A higher U.S. dollar hurt Sony's results, but the root cause was continued weakness in divisions the firm is still unable to turn around. The results in the company's consumer electronics division were especially alarming. The units include TV and digital cameras. Revenue dropped 27 percent to just over $8 billion and the division had an operating loss of $20 million. Sony competes with lower-cost producers, especially in Korea, and it has not been able to come out with hit products to command premium prices. The success of the Walkman is a distant memory.
Revenue for the unit that includes the PS3 fell 37 percent to $2.6 billion and the segment lost $414 million. The PS3 still trails the Microsoft (MSFT) Xbox 360 and Nintendo Wii in global unit sales. Sony has not been able to add features, cut costs, or come up with games exclusive to the platform to gain market share. That does not appear likely to change.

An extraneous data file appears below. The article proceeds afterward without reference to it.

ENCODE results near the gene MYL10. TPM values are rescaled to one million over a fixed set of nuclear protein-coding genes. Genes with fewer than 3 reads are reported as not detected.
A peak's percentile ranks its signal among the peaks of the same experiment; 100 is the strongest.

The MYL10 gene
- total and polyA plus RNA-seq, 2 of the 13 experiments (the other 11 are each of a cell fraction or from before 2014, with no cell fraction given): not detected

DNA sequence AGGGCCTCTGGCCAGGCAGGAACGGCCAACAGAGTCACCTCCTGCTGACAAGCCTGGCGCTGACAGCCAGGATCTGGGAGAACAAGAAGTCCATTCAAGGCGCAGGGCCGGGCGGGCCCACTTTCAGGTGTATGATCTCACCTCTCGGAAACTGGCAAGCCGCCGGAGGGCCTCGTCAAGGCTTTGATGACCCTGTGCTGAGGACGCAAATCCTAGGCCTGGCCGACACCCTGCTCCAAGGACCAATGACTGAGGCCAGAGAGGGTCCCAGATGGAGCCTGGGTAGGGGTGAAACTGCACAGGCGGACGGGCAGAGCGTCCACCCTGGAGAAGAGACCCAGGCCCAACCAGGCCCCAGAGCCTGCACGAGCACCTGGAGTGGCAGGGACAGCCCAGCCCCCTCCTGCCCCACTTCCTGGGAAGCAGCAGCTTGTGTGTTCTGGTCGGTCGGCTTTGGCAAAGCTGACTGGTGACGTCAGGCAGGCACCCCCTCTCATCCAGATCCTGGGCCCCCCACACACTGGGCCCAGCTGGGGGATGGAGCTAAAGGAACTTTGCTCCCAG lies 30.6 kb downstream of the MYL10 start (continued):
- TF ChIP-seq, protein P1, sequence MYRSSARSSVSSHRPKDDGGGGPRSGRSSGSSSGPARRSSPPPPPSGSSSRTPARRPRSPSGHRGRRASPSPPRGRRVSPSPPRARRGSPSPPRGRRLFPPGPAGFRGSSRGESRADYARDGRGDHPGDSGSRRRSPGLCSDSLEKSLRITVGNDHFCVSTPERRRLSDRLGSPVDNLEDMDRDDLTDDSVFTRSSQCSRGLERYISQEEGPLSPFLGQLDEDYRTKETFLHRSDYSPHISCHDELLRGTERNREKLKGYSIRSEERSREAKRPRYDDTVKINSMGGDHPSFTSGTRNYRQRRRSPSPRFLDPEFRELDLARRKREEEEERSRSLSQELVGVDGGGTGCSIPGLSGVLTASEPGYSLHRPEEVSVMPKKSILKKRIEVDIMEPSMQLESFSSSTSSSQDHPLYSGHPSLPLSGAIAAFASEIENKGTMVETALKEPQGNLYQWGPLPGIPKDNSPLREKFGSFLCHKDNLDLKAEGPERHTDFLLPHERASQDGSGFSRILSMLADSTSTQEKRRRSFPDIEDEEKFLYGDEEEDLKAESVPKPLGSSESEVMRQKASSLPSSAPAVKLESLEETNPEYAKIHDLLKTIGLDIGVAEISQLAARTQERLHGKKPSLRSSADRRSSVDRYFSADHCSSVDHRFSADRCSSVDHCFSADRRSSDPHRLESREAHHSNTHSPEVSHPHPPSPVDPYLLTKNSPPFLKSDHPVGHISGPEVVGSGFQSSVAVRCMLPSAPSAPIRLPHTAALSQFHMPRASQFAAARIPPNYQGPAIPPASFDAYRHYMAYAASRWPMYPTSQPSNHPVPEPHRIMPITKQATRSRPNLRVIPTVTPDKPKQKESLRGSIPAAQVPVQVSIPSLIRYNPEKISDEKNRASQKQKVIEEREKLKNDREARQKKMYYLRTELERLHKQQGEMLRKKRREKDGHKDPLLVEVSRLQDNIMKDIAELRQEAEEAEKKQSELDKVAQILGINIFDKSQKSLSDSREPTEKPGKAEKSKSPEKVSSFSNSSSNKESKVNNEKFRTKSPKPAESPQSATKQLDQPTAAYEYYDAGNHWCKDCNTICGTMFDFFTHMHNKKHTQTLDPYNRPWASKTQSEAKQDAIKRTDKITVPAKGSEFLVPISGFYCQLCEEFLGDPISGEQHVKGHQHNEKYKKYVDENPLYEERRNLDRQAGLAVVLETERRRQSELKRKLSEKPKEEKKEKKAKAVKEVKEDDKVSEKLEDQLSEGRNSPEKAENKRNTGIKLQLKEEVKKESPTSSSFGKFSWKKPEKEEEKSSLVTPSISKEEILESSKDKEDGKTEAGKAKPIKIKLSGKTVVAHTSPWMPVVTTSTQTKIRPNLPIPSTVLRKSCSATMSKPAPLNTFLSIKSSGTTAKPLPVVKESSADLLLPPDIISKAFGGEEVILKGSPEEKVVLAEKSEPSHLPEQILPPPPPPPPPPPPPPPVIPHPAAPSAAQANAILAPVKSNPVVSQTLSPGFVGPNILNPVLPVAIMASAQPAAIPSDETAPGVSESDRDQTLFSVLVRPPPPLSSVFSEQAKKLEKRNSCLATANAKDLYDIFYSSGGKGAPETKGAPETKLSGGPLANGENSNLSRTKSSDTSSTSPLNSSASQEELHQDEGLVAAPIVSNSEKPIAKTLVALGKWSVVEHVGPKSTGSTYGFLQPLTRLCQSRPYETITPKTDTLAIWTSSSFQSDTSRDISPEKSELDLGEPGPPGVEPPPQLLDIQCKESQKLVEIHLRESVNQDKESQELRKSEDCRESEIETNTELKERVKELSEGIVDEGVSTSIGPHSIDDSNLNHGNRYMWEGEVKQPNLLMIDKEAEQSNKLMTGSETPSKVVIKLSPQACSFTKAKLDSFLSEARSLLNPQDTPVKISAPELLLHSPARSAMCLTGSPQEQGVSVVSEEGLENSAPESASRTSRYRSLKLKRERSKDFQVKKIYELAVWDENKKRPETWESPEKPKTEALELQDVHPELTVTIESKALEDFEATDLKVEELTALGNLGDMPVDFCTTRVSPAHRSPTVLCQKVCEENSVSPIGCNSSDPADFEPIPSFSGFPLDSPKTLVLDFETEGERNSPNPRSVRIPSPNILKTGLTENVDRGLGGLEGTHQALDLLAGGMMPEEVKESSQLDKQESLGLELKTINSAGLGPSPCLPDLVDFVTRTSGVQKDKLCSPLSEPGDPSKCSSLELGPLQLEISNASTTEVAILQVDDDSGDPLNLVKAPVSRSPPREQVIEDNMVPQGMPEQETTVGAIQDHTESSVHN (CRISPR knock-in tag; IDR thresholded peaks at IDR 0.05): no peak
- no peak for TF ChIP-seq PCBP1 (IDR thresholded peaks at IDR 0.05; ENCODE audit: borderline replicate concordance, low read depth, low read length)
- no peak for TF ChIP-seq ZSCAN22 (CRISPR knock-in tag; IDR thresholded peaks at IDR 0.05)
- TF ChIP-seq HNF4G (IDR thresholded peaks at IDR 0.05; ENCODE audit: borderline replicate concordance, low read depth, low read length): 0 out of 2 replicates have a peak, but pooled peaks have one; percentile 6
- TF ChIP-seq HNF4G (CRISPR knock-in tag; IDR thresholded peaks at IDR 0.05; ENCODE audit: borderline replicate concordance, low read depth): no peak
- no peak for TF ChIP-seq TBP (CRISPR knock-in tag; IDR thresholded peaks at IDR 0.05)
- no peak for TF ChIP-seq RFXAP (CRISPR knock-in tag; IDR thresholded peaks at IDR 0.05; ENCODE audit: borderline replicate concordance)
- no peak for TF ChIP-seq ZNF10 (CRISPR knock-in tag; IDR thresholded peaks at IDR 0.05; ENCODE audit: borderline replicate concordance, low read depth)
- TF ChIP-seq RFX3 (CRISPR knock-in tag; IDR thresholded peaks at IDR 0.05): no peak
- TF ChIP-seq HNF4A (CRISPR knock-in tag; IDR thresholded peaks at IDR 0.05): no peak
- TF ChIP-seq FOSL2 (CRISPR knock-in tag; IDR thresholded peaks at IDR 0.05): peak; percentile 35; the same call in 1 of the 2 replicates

It has always been a mystery as to why Sony owns a movie studio, but in the last quarter, its results were helpful. The unit produced sales of $1.8 billion, up slightly, and operating income of $19 million.
Until Sony returns to producing big hit products, its results are going to be poor and its competitive position in consumer electronics is going to continue to deteriorate.
Douglas A. McIntyre is an editor at 24/7 Wall St.